Macau, heed Vegas' switch from sin to convention city

It's great having a hand full of aces if that's the highest card in the deck. If the rules change and it reverts to being the lowest, you're in trouble. That's a lesson that Macau's casino operators have been learning during the long descent for gambling spending that followed the peak in Chinese New Year in 2014. Exposure to the territory's gaming tables used to be a cherished asset. These days it looks increasingly like a liability.

For an illustration of how things have changed, take a look at Las Vegas. MGM's vast Bellagio hotel, with its art gallery, Cirque de Soleil shows and almost 4,000 rooms, has been a bellwether for the city's pursuit of the mass market ever since it opened in 1998. 

For the past five years, earnings before interest, tax, depreciation and amortisation (Ebitda) have trailed that from the 579-room MGM Macau, thanks in large part to high-roller rooms where HK$772 billion (S$136 billion) was wagered during 2014.

The tables have now turned again: The American resurgence is in line with a trend that's played out across the six major casino companies operating in Macau.

With no way to shield themselves against the slump in gambling volumes, the Hong Kong-traded casinos have suffered the sharpest drop in earnings. SJM's Ebitda have fallen 69 per cent since peaking in the six months through June 2014, while Galaxy Entertainment's are down 47 per cent.

Casinos with US listings or parent companies have other irons in the fire and have performed somewhat better. Melco Crown and Las Vegas Sands, which have resorts in Manila, Singapore and the US, are down 38 per cent, while Wynn Resorts has dropped 39 per cent.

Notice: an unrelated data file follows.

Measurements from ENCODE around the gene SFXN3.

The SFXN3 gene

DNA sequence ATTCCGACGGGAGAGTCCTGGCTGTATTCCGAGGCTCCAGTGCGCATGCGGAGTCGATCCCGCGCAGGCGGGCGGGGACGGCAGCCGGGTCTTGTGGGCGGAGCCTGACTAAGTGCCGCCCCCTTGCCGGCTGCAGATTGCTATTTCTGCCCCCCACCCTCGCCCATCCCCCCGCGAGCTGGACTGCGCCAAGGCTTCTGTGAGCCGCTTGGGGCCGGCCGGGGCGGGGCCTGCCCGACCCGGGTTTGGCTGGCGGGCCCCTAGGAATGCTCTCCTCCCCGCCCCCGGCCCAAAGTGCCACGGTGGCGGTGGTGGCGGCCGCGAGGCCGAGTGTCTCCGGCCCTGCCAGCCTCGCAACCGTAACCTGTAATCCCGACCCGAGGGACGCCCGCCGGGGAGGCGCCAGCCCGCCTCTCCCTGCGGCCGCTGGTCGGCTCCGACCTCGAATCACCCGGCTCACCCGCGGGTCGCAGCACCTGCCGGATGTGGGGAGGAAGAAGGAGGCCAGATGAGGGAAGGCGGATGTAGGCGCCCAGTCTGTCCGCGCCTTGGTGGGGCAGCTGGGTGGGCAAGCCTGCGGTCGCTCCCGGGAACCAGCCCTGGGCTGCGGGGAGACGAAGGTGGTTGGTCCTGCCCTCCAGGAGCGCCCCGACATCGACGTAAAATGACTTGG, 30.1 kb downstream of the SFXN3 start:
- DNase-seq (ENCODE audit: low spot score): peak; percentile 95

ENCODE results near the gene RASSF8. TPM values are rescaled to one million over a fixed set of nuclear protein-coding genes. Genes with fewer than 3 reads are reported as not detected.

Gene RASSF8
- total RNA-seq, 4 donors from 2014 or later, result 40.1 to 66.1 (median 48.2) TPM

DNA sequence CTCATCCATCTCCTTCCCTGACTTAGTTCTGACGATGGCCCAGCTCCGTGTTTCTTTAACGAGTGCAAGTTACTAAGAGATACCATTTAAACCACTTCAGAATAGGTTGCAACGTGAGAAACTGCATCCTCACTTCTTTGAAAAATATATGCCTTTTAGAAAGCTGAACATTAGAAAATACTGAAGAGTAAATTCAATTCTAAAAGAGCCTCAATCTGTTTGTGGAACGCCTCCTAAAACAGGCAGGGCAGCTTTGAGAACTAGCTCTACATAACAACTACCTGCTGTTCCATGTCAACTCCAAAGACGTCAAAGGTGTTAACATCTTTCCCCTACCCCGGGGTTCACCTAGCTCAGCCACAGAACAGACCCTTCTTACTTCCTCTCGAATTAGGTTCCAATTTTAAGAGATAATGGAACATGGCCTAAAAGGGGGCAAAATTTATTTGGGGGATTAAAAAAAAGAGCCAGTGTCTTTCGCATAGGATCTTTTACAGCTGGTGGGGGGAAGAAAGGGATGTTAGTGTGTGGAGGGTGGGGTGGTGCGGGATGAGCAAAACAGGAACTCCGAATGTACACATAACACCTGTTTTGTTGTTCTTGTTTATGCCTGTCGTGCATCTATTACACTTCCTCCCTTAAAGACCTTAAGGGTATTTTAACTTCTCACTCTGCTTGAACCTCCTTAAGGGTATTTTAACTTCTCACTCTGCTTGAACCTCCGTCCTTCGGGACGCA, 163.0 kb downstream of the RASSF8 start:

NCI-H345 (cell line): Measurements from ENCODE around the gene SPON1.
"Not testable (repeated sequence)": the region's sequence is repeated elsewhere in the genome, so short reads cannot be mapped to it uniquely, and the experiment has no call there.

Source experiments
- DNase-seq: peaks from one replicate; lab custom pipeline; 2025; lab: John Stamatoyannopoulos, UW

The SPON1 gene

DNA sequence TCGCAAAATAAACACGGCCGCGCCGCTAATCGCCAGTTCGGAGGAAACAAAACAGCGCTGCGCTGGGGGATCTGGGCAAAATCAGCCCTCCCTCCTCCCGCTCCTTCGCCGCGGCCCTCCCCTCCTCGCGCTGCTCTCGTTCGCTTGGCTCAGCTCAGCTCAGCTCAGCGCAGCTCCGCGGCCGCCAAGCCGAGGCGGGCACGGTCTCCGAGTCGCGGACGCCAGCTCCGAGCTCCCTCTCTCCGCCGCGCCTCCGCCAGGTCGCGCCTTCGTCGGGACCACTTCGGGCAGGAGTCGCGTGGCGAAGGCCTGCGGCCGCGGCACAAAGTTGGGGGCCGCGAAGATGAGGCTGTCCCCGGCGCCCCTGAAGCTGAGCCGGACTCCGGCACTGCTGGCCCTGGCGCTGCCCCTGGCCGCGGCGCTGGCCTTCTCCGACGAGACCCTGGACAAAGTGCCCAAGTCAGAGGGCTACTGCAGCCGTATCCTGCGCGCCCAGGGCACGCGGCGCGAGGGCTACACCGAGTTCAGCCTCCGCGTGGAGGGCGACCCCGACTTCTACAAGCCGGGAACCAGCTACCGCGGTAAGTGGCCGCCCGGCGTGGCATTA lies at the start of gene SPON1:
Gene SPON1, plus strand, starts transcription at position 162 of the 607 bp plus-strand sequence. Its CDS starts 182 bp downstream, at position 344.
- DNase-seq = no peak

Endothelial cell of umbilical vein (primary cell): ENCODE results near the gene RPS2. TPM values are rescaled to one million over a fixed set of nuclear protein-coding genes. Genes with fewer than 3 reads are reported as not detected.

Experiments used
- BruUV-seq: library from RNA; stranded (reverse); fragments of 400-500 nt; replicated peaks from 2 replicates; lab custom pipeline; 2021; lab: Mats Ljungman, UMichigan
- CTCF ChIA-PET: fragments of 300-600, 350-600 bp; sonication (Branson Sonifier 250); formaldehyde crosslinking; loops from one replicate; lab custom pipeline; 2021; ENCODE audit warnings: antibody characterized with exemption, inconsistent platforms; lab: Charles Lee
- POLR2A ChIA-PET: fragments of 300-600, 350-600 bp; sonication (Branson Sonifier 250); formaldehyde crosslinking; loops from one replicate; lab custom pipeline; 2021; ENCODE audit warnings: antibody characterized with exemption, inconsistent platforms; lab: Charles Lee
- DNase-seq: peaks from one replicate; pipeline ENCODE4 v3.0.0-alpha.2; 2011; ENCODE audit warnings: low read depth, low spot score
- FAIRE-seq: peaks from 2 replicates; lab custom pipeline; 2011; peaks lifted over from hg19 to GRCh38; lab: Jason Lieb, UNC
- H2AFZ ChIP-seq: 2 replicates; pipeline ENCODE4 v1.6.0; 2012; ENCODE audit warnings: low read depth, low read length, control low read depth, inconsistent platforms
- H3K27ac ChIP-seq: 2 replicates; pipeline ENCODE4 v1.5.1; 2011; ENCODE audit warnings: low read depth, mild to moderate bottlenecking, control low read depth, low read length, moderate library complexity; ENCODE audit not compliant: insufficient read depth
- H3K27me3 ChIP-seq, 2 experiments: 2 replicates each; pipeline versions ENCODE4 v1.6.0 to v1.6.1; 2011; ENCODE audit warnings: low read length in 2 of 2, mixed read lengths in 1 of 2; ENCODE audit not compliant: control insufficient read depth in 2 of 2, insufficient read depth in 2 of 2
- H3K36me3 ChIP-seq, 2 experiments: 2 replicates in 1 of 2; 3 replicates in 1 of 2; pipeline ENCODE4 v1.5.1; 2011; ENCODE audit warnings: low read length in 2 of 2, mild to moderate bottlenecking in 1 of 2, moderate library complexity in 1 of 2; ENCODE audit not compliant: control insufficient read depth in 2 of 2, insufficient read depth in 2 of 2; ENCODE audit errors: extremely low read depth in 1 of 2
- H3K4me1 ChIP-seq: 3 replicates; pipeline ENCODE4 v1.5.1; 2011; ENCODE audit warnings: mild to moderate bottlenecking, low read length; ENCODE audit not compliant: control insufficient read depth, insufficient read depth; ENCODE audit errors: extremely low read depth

MGM Resorts, the least Macau-exposed of the four US-traded companies, has slipped a mere 7.9 per cent.

Wynn Macau casino resort and Casino Grand Lisboa - operated by SJM - illuminated at night. Macau casino operators have experienced a long decline in gambling spending since the peak in Chinese New Year 2014, and Hong Kong-traded casinos have suffered the sharpest drop in earnings.  PHOTO: BLOOMBERG

While there have been some signs that Macau's prospects are improving, don't expect its difficulties to disappear any time soon. Hotel occupancy has been on the wrong side of 80 per cent for most of the past year, and pressure will only increase: Sands, MGM, Wynn and SJM plan to add over 8,000 rooms to the existing stock of 32,000 by the end of next year, which ought to depress room rates.

Meanwhile, casinos' investment plans were based on projections of robust gambling growth that's showing no signs of re-emerging, though revenues appear now to be stabilising after a Chinese government crackdown in 2014. 

China would like the territory to re-orient towards family-friendly mass tourism. Vegas carried out that switch years ago, and gambling accounts for only 35 per cent of revenue these days.

Investors willing to bet that casino destinations can make the switch from sin city to convention playground need not wait for Macau's plans to come to fruition. They may be better off focusing on the town that's already performed that manoeuvre.


A version of this article appeared in the print edition of The Straits Times on May 10, 2016, with the headline 'Macau, heed Vegas' switch from sin to convention city'. Print Edition | Subscribe